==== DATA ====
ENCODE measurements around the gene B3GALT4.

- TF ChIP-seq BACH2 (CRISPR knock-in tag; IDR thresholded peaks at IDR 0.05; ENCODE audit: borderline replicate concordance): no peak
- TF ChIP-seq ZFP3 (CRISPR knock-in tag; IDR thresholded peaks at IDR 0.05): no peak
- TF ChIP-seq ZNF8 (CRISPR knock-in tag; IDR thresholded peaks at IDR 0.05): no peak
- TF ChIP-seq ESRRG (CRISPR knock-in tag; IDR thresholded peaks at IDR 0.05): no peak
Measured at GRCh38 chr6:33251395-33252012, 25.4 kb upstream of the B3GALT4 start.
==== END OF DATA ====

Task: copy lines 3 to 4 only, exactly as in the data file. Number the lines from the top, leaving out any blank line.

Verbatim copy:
- TF ChIP-seq ZFP3 (CRISPR knock-in tag; IDR thresholded peaks at IDR 0.05): no peak
- TF ChIP-seq ZNF8 (CRISPR knock-in tag; IDR thresholded peaks at IDR 0.05): no peak